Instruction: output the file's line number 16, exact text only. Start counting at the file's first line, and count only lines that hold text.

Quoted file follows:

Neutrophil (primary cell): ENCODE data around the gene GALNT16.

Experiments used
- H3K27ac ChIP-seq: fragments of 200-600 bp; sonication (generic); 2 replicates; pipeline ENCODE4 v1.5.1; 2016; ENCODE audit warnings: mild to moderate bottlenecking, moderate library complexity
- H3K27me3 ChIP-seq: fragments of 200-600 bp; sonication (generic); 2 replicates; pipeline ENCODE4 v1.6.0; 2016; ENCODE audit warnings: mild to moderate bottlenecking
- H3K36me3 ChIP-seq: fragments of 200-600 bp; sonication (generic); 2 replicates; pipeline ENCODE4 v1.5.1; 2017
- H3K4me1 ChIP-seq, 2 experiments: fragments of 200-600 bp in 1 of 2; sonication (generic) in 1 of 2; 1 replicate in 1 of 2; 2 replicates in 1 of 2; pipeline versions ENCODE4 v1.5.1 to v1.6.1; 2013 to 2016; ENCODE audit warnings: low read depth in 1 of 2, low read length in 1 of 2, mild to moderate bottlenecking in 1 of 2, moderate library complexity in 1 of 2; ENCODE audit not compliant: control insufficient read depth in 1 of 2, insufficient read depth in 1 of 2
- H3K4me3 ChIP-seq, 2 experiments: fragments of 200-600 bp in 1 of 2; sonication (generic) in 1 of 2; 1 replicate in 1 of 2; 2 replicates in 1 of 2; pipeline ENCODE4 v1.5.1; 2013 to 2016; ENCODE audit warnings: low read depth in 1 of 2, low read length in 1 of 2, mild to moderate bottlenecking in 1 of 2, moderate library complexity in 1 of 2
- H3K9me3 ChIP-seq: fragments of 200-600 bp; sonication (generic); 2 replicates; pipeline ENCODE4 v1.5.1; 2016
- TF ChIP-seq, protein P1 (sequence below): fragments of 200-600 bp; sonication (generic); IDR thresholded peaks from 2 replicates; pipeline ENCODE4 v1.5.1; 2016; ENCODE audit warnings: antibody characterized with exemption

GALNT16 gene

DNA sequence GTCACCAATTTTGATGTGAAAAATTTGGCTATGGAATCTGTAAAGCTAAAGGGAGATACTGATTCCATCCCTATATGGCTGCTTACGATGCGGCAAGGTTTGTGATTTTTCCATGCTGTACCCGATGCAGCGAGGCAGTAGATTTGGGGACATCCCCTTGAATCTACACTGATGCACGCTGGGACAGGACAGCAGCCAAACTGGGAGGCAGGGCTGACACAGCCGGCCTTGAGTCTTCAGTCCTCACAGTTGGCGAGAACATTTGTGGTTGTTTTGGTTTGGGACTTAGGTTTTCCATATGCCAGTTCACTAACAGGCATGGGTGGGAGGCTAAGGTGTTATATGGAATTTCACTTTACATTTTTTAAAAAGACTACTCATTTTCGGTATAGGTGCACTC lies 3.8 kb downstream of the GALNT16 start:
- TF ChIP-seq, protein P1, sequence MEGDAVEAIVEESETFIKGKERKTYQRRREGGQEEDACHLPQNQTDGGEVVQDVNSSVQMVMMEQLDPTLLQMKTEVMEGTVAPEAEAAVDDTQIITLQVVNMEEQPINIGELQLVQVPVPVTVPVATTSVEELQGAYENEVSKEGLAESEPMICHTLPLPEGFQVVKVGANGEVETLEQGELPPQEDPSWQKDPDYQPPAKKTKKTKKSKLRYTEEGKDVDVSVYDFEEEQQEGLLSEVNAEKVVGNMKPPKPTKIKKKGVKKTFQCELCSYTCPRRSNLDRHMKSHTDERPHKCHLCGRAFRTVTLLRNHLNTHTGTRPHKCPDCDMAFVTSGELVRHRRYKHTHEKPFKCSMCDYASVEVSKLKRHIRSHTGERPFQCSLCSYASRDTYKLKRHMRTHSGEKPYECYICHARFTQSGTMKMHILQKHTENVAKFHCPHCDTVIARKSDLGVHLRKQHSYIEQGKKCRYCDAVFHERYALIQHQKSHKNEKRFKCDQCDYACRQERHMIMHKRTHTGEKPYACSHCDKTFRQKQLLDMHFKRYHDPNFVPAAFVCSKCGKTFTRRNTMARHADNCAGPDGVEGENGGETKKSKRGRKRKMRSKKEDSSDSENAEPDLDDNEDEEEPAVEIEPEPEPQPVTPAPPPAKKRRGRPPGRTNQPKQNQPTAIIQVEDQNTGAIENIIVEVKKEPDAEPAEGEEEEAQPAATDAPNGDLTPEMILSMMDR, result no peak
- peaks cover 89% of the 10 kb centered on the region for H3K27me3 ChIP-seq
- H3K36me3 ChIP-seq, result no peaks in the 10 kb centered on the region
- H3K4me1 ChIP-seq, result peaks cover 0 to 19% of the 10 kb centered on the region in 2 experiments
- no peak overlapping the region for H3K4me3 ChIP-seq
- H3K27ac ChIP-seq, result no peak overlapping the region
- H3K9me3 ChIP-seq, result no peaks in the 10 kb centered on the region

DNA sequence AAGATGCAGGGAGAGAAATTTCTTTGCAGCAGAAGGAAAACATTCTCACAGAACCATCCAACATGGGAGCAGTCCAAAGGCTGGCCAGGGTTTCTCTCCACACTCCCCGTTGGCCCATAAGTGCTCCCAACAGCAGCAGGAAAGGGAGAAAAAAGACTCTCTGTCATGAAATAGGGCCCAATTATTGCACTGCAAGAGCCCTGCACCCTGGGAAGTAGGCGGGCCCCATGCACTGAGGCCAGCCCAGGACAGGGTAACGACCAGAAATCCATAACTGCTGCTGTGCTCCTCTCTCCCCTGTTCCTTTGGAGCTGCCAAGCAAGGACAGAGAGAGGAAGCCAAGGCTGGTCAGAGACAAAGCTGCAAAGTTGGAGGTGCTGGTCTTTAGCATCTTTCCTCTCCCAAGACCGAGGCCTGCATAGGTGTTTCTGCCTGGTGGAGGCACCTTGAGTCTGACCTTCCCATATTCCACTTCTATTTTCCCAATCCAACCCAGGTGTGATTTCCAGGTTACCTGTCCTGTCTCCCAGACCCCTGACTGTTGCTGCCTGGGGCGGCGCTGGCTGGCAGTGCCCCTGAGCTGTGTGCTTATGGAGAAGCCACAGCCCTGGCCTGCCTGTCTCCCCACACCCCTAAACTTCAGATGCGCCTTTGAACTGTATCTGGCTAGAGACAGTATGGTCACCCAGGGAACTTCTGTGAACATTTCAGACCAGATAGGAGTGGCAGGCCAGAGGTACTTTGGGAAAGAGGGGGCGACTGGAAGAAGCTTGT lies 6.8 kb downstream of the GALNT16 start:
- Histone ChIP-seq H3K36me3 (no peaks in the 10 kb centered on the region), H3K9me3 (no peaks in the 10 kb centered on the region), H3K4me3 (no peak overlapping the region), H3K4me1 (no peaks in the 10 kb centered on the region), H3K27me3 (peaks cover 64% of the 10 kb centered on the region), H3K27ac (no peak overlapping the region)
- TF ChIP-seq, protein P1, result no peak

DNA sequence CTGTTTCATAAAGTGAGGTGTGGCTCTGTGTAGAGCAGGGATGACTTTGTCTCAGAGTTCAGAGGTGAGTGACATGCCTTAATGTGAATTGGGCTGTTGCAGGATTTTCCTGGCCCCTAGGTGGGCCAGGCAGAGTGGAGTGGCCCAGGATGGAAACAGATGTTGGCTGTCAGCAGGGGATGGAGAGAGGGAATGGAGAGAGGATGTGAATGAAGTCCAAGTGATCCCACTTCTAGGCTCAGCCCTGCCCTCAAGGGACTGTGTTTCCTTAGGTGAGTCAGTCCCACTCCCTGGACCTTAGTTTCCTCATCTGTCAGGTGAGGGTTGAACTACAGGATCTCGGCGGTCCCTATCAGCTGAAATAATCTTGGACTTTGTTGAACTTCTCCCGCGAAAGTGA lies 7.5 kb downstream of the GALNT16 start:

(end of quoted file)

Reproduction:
- no peak overlapping the region for H3K4me3 ChIP-seq